He was born in Lanesborough, Berkshire County, Massachusetts, March 14, 1809, and attended the common schools of the neighborhood until he was fifteen years of age. In 1825, he emigrated to Lewis County, New York, and remained there until the spring of 1830, when he emigrated to Ashland, Ohio, where an older brother (Dr. Joel Luther) had located and entered upon the practice of medicine, some fourteen years before.
At that time, Dr. Luther and John P. Rezner were in company in the mercantile business, and Mr. Luther entered their employ as clerk. In 1831, he formed a partnership with John P. Rezner, and continued the same some six or eight years; and dissolved the arrangement, and formed a new firm with Jacob Crall, known as Luther & Crall, which continued until 1854. In 1849, the firm established a hardware store, under the management of George H. Topping, and the new firm was known as that of H. Luther & Co. In 1851, Luther, Crall & Co. established a bank of deposit and exchange in Ashland, which continued until 1864, when the same stockholders, under a law of Congress, established the First National Bank of Ashland, and Mr. Luther became its president, and Jacob O. Jennings, cashier, and retained the position until 1870, when he withdrew his stock, and Jacob O. Jennings became president. At that time, Mr. Luther purchased a farm in Milton Township, in this county, and for about five years gave his attention to agriculture. Some time prior he owned and conducted the steam flouring mills of South Ashland, and was one of the principal proprietors of the woolen factory connected with it. In 1874, he engaged in the sale of ready-made furniture, and continued to carry on the business until his decease.
For a period of forty-nine years he has been actively engaged as a business man in Ashland. When he arrived it was a mere village. His business career, and his bearing as a citizen, have been influential and honorable. He has done as much as any other citizen to promote the growth and prosperity of the place. He was for a long time postmaster of the town, and was very influential in securing the location of the county seat at this point. At a period when the markets were distant, and the transportation of the surplus products of the country exceedingly expensive, he paid the farmers and producers liberally for their products. In this respect, the interests of the farming portion of the community were promoted, and those of the merchant enhanced. In habits, Mr. Luther was retired, and, though reserved in manner, in conversation he was fluent and agreeable.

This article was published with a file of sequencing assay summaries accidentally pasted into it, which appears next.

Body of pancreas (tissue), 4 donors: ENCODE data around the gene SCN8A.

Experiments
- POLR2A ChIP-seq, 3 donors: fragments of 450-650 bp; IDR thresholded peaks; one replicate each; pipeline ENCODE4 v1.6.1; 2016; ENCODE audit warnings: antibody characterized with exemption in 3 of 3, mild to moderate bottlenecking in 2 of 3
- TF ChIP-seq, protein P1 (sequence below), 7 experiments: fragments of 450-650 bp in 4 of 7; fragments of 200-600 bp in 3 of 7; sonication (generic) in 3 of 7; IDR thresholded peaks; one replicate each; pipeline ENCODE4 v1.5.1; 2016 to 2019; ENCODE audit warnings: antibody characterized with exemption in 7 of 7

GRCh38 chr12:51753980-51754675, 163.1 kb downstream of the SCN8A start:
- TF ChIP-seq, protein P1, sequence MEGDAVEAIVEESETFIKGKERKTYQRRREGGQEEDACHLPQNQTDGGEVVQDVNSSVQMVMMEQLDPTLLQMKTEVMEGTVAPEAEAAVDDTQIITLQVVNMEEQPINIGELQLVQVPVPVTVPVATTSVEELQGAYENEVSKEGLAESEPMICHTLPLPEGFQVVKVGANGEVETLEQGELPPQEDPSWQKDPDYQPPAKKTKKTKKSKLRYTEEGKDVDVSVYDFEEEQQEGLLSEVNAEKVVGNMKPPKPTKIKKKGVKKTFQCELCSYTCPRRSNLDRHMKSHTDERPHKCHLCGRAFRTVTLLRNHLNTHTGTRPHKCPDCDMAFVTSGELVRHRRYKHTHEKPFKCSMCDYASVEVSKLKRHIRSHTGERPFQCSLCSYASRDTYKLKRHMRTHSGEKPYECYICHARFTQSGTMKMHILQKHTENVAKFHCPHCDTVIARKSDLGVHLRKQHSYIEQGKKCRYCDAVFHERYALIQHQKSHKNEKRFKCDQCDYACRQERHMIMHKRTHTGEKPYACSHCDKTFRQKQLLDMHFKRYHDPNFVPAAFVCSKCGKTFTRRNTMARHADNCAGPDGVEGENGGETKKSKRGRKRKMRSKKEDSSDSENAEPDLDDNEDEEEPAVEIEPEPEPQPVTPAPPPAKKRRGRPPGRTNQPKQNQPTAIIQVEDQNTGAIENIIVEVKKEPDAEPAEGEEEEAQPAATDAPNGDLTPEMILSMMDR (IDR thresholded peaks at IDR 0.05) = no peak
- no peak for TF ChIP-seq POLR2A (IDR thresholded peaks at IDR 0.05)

Though chronically dyspeptic, he was regarded as a well preserved man of his age, and his prospects of long life were thought to be fair. His sudden demise, unexpected, enables us to realize that in the midst of life we are in death, and what shadows we are and what shadows we pursue.
Mr. Luther was an exemplary member of the Disciple or Christian church for a number of years.
Mr. Luther married Miss Lydia E. Wicoff, of Ashland, February 17, 1835. His family consisted of his wife and three children, Joel H., and two daughters, Helen, wife of John Holland, of Cleveland, and Emily, wife of Andrew J. Burns, of Ashland.
Mr. Luther died Saturday evening, March 15, 1879, aged seventy years and one day, after a brief illness. The remains of Mr. Luther were deposited in the cemetery of Ashland, on Tuesday, March 18, 1879. May he rest in peace.
The circumstances attending the last illness, and decease of Mr. Luther, though generally known in this community, may be repeated in this connection. On Saturday, March 1st, he had gone into the garden for some purpose, when he found his strength failing him, and at once attempted a return to the house. Finding he could not succeed in this, he called to his daughter, Mrs. Burns, who sat by a window near by. Before that lady could reach him, however, he had fallen to the ground, and lapsed into unconsciousness. By the time aid had been summoned, and his removal to the house had been effected, sensibility returned, and towards evening the heart had resumed its normal condition. From this time until the middle of the following week he gradually rallied, and hopes were entertained of his recovery. But on Thursday he grew rapidly worse, to rally slightly the day following, and to relapse again and pass peacefully away Saturday afternoon. With the exception of one short moment of unconsciousness when he was first stricken, he retained his senses until the last moment, conversing easily with his family and friends until death took him.
contributed and transcibed by Russ Shopbell email@example.com